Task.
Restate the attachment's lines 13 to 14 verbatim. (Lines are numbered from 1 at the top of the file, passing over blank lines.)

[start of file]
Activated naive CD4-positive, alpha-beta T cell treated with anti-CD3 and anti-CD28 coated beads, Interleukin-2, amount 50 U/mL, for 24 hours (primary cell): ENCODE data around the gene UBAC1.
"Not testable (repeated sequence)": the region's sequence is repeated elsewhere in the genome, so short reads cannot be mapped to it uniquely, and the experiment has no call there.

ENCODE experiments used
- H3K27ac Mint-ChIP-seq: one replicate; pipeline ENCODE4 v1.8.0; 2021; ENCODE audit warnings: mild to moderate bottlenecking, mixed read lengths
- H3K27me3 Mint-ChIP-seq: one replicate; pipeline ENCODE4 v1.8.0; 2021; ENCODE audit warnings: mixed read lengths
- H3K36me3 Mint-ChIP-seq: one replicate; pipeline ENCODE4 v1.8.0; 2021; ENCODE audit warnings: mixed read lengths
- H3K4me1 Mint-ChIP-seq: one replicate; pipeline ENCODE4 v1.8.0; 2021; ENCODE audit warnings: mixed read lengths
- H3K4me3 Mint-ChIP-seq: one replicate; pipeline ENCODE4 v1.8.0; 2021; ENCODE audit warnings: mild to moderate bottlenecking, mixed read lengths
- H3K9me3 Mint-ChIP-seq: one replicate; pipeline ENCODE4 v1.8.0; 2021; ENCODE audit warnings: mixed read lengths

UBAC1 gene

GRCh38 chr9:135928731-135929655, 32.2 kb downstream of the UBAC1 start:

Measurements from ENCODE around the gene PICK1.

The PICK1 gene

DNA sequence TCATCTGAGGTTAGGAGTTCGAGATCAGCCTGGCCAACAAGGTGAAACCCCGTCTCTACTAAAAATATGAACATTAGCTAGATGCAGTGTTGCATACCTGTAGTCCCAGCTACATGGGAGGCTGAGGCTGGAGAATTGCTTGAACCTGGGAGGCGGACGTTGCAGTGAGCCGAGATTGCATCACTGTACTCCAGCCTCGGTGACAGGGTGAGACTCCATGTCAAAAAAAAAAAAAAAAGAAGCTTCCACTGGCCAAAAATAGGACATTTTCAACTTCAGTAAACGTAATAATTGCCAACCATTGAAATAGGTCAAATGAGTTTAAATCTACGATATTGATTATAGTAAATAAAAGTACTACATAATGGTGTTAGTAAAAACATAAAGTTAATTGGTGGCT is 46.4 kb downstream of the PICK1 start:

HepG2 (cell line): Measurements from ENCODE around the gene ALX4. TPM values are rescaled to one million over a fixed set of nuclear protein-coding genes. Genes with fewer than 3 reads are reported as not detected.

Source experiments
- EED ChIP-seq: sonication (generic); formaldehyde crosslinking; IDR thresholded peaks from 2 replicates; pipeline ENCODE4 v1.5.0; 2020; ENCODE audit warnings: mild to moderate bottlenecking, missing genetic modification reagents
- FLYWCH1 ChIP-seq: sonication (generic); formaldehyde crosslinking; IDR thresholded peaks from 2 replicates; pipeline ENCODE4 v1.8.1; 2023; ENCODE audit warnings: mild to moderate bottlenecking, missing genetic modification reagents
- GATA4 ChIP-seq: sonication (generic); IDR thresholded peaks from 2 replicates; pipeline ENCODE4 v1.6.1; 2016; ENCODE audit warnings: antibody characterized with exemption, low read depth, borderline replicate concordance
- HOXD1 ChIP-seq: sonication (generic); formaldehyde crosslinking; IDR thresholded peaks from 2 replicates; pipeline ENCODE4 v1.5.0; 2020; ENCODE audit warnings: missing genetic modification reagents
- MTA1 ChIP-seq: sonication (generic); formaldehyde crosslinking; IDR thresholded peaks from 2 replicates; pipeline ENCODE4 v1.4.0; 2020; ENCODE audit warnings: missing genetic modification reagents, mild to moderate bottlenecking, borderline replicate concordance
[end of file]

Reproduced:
The PICK1 gene

DNA sequence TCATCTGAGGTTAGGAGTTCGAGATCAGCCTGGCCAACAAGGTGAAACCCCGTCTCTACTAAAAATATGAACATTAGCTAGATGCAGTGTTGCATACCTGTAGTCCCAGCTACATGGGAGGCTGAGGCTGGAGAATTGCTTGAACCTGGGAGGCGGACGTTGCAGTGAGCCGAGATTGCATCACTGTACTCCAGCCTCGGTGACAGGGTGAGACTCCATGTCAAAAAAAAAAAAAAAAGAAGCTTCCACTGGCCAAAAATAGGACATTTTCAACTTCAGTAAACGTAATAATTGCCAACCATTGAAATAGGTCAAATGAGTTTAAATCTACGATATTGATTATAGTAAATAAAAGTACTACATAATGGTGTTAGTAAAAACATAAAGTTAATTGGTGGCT is 46.4 kb downstream of the PICK1 start: